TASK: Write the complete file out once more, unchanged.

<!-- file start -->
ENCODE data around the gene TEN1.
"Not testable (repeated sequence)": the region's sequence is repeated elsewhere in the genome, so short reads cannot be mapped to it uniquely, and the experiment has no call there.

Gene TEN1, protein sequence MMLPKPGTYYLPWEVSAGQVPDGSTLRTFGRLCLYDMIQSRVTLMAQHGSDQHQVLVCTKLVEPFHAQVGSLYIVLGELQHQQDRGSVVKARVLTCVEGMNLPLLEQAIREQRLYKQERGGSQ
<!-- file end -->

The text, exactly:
ENCODE data around the gene TEN1.
"Not testable (repeated sequence)": the region's sequence is repeated elsewhere in the genome, so short reads cannot be mapped to it uniquely, and the experiment has no call there.

Gene TEN1, protein sequence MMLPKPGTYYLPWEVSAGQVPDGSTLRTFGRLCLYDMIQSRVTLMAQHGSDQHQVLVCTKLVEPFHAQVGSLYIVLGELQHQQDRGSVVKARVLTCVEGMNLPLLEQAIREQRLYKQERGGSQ